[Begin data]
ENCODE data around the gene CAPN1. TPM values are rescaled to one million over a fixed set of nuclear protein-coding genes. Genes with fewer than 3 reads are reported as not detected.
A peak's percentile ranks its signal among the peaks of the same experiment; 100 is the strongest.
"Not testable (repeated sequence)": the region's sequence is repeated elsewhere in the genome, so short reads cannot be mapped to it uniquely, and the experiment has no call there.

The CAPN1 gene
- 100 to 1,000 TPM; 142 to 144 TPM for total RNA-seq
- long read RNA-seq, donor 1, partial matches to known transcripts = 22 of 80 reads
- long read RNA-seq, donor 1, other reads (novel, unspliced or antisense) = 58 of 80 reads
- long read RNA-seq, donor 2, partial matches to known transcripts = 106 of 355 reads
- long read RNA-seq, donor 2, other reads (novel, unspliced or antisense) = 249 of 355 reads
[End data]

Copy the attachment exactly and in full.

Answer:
ENCODE data around the gene CAPN1. TPM values are rescaled to one million over a fixed set of nuclear protein-coding genes. Genes with fewer than 3 reads are reported as not detected.
A peak's percentile ranks its signal among the peaks of the same experiment; 100 is the strongest.
"Not testable (repeated sequence)": the region's sequence is repeated elsewhere in the genome, so short reads cannot be mapped to it uniquely, and the experiment has no call there.

The CAPN1 gene
- 100 to 1,000 TPM; 142 to 144 TPM for total RNA-seq
- long read RNA-seq, donor 1, partial matches to known transcripts = 22 of 80 reads
- long read RNA-seq, donor 1, other reads (novel, unspliced or antisense) = 58 of 80 reads
- long read RNA-seq, donor 2, partial matches to known transcripts = 106 of 355 reads
- long read RNA-seq, donor 2, other reads (novel, unspliced or antisense) = 249 of 355 reads